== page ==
President Ramaphosa and Health Minister Zweli Mkhize in hot soup after ignoring Covid-19 recommendations


The government has overridden or only partially implemented much of the counsel it received from its scientific advisers, most notably on alcohol sales and school closures, despite President Cyril Ramaphosa’s insistence that their recommendations underpin its response to the coronavirus pandemic.

The health department has released more than two dozen Covid-19 advisories provided by scientists to health minister Zweli Mkhize over the past five months, revealing how the government has at key moments overridden their counsel and bowed to other interests, most notably on alcohol sales and school closures.

The government faced bitter opposition from the tourism, hospitality and liquor industries to the five-week prohibition on alcohol sales it imposed in midDecember as Covid-19 cases surged. The prohibition further damaged businesses hard-hit by previous bans and a series of other restrictions aimed at slowing the spread of the virus and reducing hospital admissions.

The alcohol bans prompted legal action from SAB, owned by the world’s biggest brewer, AB InBev. The Beer Association estimated the bans cost the industry R36bn in revenue and shaved 1% off SA’s GDP.

Mkhize appointed a ministerial advisory committee (MAC) on Covid-19 on March 23 2020.

It has provided him with dozens of advisories that have largely remained hidden from public view until long after they were submitted to him and informed his recommendations to the national coronavirus command council and cabinet.

A series of advisories was previously published on the government’s official coronavirus site, but the health department has now released 25 more, dated between December 2 and April 12.

While many of the latest advisories cover relatively uncontroversial topics such as infection control and testing for airline crews, critical advisories on schools and managing the pandemic during the festive period and Easter show how the government sometimes sharply diverged from the course recommended by scientists.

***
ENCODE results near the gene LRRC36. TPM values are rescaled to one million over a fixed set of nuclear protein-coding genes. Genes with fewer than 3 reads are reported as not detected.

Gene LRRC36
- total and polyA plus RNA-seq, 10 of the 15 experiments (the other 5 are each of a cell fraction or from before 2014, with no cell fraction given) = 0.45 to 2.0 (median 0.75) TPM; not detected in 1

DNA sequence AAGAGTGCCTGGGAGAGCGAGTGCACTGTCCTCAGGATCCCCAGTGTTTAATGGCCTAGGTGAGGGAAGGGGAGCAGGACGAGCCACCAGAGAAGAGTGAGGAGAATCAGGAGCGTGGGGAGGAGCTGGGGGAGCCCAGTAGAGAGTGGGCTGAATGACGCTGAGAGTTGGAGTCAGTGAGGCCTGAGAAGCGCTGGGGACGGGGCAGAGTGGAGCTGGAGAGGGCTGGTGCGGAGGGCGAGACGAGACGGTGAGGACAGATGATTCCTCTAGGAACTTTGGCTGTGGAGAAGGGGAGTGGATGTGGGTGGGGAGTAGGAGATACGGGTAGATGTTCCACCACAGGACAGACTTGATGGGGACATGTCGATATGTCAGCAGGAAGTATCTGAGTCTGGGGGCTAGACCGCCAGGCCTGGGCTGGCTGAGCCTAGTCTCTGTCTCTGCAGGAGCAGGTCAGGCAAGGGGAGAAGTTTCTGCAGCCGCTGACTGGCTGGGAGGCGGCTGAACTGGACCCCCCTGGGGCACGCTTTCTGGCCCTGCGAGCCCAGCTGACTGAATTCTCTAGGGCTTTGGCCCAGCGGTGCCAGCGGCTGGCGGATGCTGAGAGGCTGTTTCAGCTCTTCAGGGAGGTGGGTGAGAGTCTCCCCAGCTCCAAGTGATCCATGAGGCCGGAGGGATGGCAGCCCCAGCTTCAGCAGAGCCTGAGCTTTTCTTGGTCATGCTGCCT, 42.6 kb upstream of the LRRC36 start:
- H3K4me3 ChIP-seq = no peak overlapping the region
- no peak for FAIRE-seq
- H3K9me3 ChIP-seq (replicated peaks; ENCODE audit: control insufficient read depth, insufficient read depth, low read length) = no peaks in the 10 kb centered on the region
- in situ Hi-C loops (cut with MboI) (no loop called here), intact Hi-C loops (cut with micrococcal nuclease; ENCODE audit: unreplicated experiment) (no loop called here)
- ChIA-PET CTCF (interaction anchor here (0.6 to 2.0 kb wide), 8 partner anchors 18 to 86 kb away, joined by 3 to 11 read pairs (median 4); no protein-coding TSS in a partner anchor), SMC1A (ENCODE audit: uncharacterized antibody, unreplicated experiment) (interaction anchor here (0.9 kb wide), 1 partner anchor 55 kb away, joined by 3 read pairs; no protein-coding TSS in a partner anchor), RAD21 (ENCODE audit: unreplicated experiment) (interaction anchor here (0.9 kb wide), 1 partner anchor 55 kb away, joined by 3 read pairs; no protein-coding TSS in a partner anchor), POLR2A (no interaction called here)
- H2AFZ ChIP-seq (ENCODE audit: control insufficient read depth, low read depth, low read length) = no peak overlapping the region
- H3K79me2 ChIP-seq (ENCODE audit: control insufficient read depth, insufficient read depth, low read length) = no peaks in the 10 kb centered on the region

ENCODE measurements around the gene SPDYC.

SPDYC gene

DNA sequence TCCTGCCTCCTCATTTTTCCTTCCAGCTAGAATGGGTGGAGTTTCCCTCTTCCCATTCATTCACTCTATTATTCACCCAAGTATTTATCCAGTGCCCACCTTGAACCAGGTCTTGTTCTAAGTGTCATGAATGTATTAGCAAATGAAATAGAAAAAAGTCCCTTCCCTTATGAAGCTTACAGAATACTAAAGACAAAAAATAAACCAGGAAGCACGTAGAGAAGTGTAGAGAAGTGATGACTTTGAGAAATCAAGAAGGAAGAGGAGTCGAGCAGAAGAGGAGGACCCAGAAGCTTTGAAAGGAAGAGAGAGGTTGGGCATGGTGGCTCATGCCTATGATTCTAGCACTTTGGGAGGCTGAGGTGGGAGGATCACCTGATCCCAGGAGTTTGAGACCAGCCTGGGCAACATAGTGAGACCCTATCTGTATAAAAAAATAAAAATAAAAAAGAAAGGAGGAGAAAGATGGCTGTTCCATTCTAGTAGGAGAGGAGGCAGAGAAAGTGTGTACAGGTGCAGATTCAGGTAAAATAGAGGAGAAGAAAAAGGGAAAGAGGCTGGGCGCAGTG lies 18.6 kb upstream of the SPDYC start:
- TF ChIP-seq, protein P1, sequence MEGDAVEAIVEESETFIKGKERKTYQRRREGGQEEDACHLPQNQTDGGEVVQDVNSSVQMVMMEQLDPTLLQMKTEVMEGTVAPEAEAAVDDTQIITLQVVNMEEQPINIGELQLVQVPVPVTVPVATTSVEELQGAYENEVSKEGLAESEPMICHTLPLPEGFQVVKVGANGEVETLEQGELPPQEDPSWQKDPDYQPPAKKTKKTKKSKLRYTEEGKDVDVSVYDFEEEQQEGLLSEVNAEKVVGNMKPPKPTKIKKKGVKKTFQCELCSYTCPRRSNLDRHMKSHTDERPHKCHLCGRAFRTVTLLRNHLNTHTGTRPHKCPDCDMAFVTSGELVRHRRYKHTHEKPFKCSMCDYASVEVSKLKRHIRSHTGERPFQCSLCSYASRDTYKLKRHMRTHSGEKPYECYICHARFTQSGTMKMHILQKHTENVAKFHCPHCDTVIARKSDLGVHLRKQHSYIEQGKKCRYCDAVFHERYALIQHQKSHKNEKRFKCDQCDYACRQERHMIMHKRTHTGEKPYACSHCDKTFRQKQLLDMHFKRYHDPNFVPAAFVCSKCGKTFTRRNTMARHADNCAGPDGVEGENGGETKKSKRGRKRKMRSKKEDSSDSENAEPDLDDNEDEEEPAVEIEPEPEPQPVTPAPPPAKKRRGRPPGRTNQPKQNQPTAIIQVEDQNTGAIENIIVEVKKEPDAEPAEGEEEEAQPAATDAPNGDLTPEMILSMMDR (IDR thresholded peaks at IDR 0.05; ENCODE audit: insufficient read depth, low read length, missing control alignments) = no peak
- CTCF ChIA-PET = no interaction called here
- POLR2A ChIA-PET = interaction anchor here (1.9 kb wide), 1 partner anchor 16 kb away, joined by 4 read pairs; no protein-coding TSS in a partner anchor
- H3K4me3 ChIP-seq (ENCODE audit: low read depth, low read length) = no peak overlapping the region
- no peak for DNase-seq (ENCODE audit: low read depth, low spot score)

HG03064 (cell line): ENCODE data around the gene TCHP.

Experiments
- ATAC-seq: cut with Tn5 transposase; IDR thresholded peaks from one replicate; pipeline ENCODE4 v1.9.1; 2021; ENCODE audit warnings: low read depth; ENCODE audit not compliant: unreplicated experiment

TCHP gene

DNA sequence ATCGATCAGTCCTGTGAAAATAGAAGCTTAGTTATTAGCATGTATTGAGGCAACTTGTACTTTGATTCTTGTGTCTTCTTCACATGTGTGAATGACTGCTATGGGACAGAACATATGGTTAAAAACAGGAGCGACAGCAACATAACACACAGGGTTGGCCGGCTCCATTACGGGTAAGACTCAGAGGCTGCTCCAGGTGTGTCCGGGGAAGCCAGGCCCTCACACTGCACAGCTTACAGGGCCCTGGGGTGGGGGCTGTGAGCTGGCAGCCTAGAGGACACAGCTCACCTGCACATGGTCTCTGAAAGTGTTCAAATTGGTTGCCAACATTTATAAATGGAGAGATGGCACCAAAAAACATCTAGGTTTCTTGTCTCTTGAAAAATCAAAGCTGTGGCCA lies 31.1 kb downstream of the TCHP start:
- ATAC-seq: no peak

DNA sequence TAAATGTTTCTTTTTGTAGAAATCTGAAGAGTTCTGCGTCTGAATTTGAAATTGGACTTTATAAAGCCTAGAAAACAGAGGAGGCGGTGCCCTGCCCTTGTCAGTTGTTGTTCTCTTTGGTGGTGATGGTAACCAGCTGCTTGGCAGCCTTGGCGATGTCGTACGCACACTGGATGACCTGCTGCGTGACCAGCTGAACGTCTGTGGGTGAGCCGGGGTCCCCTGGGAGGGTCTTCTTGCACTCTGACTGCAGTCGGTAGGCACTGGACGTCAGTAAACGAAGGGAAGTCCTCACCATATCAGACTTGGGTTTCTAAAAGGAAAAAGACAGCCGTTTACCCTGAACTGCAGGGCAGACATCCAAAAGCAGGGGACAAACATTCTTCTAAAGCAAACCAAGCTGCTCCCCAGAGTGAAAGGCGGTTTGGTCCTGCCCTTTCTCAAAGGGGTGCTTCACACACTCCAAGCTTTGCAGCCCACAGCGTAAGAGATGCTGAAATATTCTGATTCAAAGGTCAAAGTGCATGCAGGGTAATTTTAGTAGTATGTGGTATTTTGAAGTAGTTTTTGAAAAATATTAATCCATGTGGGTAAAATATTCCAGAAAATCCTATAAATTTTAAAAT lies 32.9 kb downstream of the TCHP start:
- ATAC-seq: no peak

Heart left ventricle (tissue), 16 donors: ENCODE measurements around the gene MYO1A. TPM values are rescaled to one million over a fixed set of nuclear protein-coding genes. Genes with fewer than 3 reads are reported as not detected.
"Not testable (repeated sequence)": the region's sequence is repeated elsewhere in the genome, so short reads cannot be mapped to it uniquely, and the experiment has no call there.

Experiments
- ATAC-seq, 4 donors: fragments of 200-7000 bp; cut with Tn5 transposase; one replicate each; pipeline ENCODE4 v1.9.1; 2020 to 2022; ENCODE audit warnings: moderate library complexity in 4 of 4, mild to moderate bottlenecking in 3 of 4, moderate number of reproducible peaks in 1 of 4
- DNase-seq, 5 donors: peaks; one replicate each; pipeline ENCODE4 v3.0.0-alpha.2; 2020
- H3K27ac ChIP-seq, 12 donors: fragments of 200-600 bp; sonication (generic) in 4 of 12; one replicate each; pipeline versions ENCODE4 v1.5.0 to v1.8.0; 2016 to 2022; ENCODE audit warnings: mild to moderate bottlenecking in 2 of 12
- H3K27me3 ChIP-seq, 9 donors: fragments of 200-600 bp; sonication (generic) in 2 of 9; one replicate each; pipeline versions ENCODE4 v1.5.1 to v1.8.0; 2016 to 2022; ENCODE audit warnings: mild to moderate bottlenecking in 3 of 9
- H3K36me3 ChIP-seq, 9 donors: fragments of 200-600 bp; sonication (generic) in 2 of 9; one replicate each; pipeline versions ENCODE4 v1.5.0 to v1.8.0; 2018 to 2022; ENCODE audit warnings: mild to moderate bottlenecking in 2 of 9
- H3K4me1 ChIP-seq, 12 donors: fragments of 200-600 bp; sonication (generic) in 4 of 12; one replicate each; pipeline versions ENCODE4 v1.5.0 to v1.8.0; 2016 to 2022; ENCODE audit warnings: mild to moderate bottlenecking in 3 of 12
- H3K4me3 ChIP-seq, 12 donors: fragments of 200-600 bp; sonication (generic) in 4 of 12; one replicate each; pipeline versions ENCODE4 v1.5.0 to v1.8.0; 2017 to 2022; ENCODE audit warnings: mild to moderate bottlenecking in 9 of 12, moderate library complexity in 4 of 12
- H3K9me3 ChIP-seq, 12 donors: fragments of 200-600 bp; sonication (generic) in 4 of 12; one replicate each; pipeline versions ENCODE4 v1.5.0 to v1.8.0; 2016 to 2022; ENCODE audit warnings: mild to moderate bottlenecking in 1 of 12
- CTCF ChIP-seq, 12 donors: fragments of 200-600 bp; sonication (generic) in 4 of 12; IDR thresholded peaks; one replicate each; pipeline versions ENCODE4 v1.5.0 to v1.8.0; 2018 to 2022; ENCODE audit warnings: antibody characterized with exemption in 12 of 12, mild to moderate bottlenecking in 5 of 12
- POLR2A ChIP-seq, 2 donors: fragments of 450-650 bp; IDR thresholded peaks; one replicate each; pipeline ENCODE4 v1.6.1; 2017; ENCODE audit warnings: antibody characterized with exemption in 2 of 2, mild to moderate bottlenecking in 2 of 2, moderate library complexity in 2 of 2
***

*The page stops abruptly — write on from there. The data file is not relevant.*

In December, the MAC agreed with the health department’s proposal that alcohol sales for off-site consumption be restricted during the December

festive period to Mondays to Thursdays between 10am and 6pm, and that wine farms and wine-tasting venues continue to operate. But the government imposed a complete ban on alcohol sales, in a huge blow to an industry that was struggling to recover from previous prohibitions.

The December 11 MAC advisory on managing Covid-19 during the festive season reveals that scientists were divided on whether or not to close beaches and other public recreational spaces.

The government took a softer stance than the MAC’s recommendations ahead of the Easter period, when it recommended tightening lockdown restrictions and moving the country from level 1 to level 2, including limiting alcohol sales for off-site consumption to weekdays. Instead, the government imposed only a four-day prohibition on alcohol sales from stores over the Easter long weekend and loosened rules on mass gatherings.

The advisories also show how the government departed from scientific advice on the reopening of schools in 2021. The MAC recommended that early childhood development centres and primary schools reopen as planned on January 27, but that the opening of high schools be delayed by two weeks. It noted that younger children were less likely to transmit the virus to each other and to staff. The government opted to keep all schools closed until February 15.

Neither the health minister’s spokesperson, Lwazi Manzi, or the former co-chair of the MAC Salim Abdool Karim, who was at the helm when key advisories on the December period and schools were penned, were available for comment.

Karim previously told Business Day that some advisories were not followed because the government had to weigh up other considerations. In an interview shortly after the minister agreed to his request to step down on March 31, he said: “If we are going to be advisers, we have to recognise there are others giving advice to the government too. We consider only health, but the government has to consider other aspects too.”

– Business day

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